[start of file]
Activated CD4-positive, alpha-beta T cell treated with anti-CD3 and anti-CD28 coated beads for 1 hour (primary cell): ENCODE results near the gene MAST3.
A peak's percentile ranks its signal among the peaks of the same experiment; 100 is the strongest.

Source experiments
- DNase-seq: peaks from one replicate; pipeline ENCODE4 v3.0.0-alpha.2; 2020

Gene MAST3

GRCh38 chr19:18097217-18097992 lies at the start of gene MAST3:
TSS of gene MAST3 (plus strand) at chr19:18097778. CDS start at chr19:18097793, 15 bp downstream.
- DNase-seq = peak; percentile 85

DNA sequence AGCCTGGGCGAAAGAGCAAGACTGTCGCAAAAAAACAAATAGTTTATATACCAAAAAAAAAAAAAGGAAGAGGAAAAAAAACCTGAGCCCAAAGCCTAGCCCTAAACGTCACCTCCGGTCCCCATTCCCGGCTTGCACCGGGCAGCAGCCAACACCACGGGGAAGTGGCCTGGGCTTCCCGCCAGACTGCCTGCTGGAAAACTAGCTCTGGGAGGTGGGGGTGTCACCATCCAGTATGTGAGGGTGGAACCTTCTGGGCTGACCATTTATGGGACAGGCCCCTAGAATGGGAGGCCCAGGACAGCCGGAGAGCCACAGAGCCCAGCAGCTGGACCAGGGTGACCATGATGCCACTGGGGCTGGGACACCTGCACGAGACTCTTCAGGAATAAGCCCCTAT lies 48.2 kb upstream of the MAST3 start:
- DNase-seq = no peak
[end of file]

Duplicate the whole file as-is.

Activated CD4-positive, alpha-beta T cell treated with anti-CD3 and anti-CD28 coated beads for 1 hour (primary cell): ENCODE results near the gene MAST3.
A peak's percentile ranks its signal among the peaks of the same experiment; 100 is the strongest.

Source experiments
- DNase-seq: peaks from one replicate; pipeline ENCODE4 v3.0.0-alpha.2; 2020

Gene MAST3

GRCh38 chr19:18097217-18097992 lies at the start of gene MAST3:
TSS of gene MAST3 (plus strand) at chr19:18097778. CDS start at chr19:18097793, 15 bp downstream.
- DNase-seq = peak; percentile 85

DNA sequence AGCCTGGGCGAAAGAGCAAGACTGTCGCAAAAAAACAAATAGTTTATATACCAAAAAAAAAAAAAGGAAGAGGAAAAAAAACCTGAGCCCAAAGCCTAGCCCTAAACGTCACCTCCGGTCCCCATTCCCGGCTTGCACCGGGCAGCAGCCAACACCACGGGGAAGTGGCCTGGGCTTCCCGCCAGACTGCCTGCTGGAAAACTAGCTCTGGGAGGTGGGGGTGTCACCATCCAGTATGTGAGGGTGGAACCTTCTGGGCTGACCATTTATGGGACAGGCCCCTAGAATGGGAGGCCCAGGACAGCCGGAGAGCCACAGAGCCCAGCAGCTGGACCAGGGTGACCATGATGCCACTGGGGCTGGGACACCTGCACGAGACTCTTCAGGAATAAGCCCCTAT lies 48.2 kb upstream of the MAST3 start:
- DNase-seq = no peak